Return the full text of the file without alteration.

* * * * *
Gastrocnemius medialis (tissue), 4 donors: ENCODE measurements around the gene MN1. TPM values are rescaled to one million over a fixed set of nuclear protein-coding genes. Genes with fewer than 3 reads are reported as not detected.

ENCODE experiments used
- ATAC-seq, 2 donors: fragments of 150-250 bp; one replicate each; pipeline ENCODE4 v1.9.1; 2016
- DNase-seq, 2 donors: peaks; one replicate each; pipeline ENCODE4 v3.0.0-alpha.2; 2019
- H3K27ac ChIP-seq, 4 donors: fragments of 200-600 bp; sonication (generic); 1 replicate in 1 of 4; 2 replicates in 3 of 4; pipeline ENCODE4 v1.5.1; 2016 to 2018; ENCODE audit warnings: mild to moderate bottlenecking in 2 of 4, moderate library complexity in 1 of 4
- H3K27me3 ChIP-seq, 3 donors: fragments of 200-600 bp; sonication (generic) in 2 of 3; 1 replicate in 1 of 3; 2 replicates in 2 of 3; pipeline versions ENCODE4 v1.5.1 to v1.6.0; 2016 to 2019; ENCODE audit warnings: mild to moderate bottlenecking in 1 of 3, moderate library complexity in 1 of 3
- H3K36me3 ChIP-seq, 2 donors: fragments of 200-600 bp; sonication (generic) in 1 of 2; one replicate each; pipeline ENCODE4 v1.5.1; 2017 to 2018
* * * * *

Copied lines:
Gastrocnemius medialis (tissue), 4 donors: ENCODE measurements around the gene MN1. TPM values are rescaled to one million over a fixed set of nuclear protein-coding genes. Genes with fewer than 3 reads are reported as not detected.

ENCODE experiments used
- ATAC-seq, 2 donors: fragments of 150-250 bp; one replicate each; pipeline ENCODE4 v1.9.1; 2016
- DNase-seq, 2 donors: peaks; one replicate each; pipeline ENCODE4 v3.0.0-alpha.2; 2019
- H3K27ac ChIP-seq, 4 donors: fragments of 200-600 bp; sonication (generic); 1 replicate in 1 of 4; 2 replicates in 3 of 4; pipeline ENCODE4 v1.5.1; 2016 to 2018; ENCODE audit warnings: mild to moderate bottlenecking in 2 of 4, moderate library complexity in 1 of 4
- H3K27me3 ChIP-seq, 3 donors: fragments of 200-600 bp; sonication (generic) in 2 of 3; 1 replicate in 1 of 3; 2 replicates in 2 of 3; pipeline versions ENCODE4 v1.5.1 to v1.6.0; 2016 to 2019; ENCODE audit warnings: mild to moderate bottlenecking in 1 of 3, moderate library complexity in 1 of 3
- H3K36me3 ChIP-seq, 2 donors: fragments of 200-600 bp; sonication (generic) in 1 of 2; one replicate each; pipeline ENCODE4 v1.5.1; 2017 to 2018